For a start, I want you to watch this video:
No, I did not watch this video before reading Mastery by Robert Greene book. Though I do watched it after reading the book and it made me read the book again and get deep into it. Malkhaz has elegantly and importantly described the whole 310 pages long book in almost 13 minutes and if you are not going to read this post, at least watch the video. You’ll definitely learn something new. If you decide to read this post, keep in my mind that I’m only writing about this book is because I enjoyed reading it and simply want to share my thoughts on it.
I was first introduced to Robert Greene’s works in 48 Laws of Power when I saw that red binding, vertical blue stripe in the middle of the cover in a local bookstore. I had a series of thoughts in parallel and some of them were extreme and exciting. After reading a few pages, he become my company for the next few days, especially morning and night. Not many books do I enjoy reading in the morning, but I can say Robert Greene’s writing is definitely the one to be enjoyed in the morning bliss. Wake up, get yourself together and Greene’s words will help to get hold of yourself for the rest of the day.
In Mastery, Greene elaborates that Mastery is a process of gaining knowledge in the ways that are rational and in a field you are passionate about. He further goes on put emphasis on acquiring skills for your trade but that takes time and this entity is only available in limited amount. Only by acquiring skills necessary and devoting time, one can apply them with a balance between their intuitive and rational mind to create a dimensional mind.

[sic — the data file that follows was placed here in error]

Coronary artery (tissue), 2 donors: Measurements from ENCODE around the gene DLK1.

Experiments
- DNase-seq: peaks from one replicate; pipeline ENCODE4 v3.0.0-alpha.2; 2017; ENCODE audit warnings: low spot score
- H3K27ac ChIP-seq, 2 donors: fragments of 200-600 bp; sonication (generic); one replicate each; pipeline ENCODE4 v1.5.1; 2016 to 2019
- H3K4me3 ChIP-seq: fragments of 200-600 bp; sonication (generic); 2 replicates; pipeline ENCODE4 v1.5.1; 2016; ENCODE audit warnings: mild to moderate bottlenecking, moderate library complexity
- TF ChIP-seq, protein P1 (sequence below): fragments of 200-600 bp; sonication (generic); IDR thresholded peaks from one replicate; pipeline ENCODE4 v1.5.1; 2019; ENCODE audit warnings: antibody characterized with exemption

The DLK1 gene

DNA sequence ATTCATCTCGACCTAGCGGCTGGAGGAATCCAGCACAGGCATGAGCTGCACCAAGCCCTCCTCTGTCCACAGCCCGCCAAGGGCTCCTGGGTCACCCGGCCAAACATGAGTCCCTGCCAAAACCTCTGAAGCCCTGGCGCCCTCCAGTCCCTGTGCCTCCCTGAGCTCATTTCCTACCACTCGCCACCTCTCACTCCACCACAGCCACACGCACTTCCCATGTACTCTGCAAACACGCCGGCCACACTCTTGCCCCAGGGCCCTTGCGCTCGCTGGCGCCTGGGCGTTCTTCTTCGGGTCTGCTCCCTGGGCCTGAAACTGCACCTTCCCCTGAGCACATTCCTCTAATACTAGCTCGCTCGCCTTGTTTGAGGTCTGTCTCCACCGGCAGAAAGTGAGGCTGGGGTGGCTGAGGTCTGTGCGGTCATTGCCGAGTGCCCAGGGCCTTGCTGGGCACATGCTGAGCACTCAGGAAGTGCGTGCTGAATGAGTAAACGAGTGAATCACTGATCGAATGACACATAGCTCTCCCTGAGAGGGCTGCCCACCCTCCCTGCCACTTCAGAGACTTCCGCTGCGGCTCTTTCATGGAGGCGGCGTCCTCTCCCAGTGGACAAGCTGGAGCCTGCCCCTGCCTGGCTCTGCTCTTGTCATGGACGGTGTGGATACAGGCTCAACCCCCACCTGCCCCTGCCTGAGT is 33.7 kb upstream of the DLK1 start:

I like Greene’s style of deciphering his own ideas and messages into words and illustrating it with storytelling. His tone of authority in between the lines in negligible since he tries his best to not to distract a reader away, but can be felt while reading it. He has a direct way to convey what he wants to tell you and that sometimes can be illuminating. Greene starts this book by demonstrating the lives of “past masters” such as Benjamin Franklin, Charles Darwin, Albert Einstein and intverwies contemporary masters such as Paul Graham, Temple Grandin, etc.
Key Points that I have managed to gather so far from the book:
Social Intelligence: If you have skills but are unable to communicate effectively, you might get looked over.
Mastery Takes Time: Building up skills requires time. When you have passed the practice mode, you must start experimenting.
Speak through your work.
Stay away form complacency, dependency, impatience & inflexibilty.
Must value learning over everything else.
It’s the one book I’m recommending to you and myself.
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